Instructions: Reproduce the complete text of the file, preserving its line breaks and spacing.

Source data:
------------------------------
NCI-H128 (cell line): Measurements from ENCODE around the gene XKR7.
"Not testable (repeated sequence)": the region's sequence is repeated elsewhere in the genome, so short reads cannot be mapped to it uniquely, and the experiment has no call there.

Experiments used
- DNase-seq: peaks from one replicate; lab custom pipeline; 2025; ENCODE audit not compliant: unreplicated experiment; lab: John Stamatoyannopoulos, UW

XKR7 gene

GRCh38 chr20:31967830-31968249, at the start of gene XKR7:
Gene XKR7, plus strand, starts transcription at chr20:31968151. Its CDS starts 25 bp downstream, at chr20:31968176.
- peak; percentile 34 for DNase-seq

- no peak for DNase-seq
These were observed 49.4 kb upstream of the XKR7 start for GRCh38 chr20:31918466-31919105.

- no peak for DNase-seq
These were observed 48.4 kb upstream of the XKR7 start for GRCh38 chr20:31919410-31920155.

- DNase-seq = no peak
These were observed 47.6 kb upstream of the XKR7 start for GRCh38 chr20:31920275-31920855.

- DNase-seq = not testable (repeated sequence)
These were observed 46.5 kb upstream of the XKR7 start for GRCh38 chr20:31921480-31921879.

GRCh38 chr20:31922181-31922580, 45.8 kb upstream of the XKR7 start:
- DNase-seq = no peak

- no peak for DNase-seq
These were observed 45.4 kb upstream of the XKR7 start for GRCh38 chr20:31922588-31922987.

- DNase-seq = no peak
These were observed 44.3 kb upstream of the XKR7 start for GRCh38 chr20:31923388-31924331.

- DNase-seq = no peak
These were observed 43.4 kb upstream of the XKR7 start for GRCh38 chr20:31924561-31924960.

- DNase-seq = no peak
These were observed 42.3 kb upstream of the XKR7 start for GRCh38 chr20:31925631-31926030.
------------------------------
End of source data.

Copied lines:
NCI-H128 (cell line): Measurements from ENCODE around the gene XKR7.
"Not testable (repeated sequence)": the region's sequence is repeated elsewhere in the genome, so short reads cannot be mapped to it uniquely, and the experiment has no call there.

Experiments used
- DNase-seq: peaks from one replicate; lab custom pipeline; 2025; ENCODE audit not compliant: unreplicated experiment; lab: John Stamatoyannopoulos, UW

XKR7 gene

GRCh38 chr20:31967830-31968249, at the start of gene XKR7:
Gene XKR7, plus strand, starts transcription at chr20:31968151. Its CDS starts 25 bp downstream, at chr20:31968176.
- peak; percentile 34 for DNase-seq

- no peak for DNase-seq
These were observed 49.4 kb upstream of the XKR7 start for GRCh38 chr20:31918466-31919105.

- no peak for DNase-seq
These were observed 48.4 kb upstream of the XKR7 start for GRCh38 chr20:31919410-31920155.

- DNase-seq = no peak
These were observed 47.6 kb upstream of the XKR7 start for GRCh38 chr20:31920275-31920855.

- DNase-seq = not testable (repeated sequence)
These were observed 46.5 kb upstream of the XKR7 start for GRCh38 chr20:31921480-31921879.

GRCh38 chr20:31922181-31922580, 45.8 kb upstream of the XKR7 start:
- DNase-seq = no peak

- no peak for DNase-seq
These were observed 45.4 kb upstream of the XKR7 start for GRCh38 chr20:31922588-31922987.

- DNase-seq = no peak
These were observed 44.3 kb upstream of the XKR7 start for GRCh38 chr20:31923388-31924331.

- DNase-seq = no peak
These were observed 43.4 kb upstream of the XKR7 start for GRCh38 chr20:31924561-31924960.

- DNase-seq = no peak
These were observed 42.3 kb upstream of the XKR7 start for GRCh38 chr20:31925631-31926030.